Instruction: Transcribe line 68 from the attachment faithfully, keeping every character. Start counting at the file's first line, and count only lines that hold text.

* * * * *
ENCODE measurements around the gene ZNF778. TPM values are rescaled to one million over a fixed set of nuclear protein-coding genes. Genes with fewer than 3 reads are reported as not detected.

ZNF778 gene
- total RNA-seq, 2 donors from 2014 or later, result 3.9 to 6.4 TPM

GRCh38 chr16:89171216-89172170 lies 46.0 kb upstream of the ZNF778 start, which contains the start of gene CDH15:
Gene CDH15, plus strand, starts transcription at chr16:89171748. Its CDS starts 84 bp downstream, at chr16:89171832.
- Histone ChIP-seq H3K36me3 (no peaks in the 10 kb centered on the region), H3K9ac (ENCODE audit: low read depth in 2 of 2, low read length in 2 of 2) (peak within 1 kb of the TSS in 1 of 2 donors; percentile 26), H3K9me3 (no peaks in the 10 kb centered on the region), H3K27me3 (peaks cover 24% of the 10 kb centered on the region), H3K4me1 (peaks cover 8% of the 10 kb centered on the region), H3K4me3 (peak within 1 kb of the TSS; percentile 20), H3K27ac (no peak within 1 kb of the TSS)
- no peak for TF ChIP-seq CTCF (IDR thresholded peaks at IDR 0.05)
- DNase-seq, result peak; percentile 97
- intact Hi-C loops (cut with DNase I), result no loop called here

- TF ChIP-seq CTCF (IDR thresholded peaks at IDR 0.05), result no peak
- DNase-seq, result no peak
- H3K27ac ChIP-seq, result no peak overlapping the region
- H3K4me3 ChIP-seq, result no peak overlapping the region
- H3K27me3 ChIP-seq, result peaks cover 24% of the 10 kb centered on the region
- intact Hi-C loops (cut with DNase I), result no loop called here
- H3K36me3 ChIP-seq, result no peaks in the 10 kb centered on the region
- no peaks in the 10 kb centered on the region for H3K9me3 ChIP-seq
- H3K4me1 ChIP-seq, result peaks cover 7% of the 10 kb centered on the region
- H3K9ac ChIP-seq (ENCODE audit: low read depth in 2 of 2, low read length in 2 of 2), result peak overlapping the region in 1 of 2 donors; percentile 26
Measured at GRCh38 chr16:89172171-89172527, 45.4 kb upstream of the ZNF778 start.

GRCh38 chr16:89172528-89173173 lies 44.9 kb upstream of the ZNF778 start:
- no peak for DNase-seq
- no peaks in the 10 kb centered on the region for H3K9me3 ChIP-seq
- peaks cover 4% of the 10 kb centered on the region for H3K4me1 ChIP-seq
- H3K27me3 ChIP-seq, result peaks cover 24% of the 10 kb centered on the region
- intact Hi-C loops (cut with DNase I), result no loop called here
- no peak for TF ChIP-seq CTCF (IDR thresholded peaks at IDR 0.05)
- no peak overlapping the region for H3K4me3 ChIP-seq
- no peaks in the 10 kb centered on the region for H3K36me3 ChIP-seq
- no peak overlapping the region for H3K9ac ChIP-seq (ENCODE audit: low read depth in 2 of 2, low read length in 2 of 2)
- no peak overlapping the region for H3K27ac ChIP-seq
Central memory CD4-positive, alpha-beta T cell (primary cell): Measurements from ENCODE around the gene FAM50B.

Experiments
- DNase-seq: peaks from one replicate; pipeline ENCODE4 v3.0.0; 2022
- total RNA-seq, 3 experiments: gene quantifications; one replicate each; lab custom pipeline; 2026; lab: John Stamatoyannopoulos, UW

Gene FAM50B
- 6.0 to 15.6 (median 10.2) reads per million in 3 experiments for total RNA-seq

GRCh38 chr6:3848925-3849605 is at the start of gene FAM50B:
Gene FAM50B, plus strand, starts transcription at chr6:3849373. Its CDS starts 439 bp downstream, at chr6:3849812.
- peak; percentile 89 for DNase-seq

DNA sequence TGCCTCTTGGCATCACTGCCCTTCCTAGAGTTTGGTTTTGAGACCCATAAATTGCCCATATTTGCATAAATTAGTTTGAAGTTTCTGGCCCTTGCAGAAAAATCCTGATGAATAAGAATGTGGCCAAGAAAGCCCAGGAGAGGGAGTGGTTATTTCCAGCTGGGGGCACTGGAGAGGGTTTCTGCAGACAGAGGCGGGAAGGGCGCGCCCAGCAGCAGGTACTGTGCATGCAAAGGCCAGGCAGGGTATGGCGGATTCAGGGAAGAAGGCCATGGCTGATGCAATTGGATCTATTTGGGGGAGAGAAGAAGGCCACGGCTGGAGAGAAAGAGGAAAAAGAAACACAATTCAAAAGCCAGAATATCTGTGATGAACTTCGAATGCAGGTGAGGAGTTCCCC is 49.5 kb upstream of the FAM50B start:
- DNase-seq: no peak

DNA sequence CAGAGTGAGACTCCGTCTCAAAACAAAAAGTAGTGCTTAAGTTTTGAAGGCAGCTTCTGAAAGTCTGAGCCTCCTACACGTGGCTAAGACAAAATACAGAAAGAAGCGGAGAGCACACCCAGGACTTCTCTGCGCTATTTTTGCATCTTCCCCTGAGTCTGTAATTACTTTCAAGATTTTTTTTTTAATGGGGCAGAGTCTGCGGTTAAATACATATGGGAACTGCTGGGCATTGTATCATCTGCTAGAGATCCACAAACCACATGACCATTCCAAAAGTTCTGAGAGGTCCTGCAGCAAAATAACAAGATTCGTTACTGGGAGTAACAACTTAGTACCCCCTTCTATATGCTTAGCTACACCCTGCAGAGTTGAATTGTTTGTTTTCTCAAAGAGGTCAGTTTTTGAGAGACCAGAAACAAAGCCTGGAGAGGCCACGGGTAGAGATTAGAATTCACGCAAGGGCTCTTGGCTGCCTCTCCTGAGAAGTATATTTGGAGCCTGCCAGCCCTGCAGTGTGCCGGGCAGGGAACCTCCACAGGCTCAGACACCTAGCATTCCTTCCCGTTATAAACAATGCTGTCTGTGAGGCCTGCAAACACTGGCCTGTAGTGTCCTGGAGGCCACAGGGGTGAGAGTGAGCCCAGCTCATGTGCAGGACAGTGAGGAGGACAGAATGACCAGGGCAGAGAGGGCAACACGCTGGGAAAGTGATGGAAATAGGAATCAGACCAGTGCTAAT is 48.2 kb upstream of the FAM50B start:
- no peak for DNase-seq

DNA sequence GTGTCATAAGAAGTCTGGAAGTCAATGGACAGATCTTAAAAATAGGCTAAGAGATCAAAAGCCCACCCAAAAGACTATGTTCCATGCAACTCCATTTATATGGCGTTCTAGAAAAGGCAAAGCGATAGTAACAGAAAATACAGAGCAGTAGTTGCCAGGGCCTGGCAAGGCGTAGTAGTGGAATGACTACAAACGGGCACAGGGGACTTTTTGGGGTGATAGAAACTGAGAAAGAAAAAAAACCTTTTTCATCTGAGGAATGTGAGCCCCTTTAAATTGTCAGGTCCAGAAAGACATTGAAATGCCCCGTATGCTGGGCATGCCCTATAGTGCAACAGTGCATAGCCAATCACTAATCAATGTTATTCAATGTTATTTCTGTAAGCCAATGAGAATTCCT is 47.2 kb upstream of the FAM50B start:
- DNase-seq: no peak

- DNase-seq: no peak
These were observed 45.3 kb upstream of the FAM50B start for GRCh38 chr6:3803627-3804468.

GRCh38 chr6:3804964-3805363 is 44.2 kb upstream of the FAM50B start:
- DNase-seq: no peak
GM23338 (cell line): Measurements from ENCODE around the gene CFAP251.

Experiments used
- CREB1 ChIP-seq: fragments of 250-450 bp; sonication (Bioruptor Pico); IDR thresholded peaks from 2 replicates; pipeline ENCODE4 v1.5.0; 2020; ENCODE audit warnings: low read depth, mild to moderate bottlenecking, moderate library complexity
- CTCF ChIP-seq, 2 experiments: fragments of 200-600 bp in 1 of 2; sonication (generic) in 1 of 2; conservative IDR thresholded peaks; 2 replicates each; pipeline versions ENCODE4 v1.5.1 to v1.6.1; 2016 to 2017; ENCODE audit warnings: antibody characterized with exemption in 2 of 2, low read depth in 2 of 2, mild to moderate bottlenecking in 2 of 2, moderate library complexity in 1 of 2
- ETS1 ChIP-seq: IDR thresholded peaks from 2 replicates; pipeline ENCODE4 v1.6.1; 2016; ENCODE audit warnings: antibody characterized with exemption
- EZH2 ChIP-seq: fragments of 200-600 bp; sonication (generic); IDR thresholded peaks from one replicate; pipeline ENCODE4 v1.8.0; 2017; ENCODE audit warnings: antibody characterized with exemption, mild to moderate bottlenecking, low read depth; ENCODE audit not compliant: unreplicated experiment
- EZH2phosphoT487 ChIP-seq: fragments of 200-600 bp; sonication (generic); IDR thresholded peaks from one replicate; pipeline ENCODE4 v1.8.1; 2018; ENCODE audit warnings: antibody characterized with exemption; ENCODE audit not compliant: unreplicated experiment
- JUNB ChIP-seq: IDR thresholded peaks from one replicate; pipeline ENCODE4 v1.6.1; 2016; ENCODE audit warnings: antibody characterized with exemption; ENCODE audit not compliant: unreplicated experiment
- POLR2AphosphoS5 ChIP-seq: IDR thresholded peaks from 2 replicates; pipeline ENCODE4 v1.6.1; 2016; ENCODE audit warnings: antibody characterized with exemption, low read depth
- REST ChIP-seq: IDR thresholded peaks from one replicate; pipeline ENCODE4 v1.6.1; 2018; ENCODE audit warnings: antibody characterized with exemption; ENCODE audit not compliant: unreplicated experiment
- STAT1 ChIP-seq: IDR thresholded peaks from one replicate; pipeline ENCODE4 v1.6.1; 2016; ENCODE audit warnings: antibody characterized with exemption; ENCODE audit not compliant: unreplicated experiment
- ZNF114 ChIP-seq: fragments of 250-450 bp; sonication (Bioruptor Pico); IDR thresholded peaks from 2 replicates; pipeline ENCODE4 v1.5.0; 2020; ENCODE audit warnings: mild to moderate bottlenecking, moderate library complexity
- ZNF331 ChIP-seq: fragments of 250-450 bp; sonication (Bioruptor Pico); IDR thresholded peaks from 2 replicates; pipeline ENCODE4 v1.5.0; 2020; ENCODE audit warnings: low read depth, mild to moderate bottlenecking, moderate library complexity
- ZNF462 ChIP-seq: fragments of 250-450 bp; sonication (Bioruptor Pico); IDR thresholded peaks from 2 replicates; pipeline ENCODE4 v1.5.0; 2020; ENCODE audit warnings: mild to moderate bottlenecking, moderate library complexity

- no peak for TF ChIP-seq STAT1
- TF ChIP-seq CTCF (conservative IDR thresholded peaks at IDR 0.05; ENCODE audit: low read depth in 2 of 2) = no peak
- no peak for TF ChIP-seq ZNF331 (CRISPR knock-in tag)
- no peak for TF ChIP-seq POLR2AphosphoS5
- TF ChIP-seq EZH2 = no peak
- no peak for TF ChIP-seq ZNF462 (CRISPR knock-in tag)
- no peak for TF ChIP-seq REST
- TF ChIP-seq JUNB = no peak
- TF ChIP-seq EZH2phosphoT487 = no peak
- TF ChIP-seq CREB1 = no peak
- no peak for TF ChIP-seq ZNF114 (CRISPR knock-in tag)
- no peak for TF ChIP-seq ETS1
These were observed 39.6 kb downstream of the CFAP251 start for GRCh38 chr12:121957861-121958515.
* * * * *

- no peak for TF ChIP-seq POLR2AphosphoS5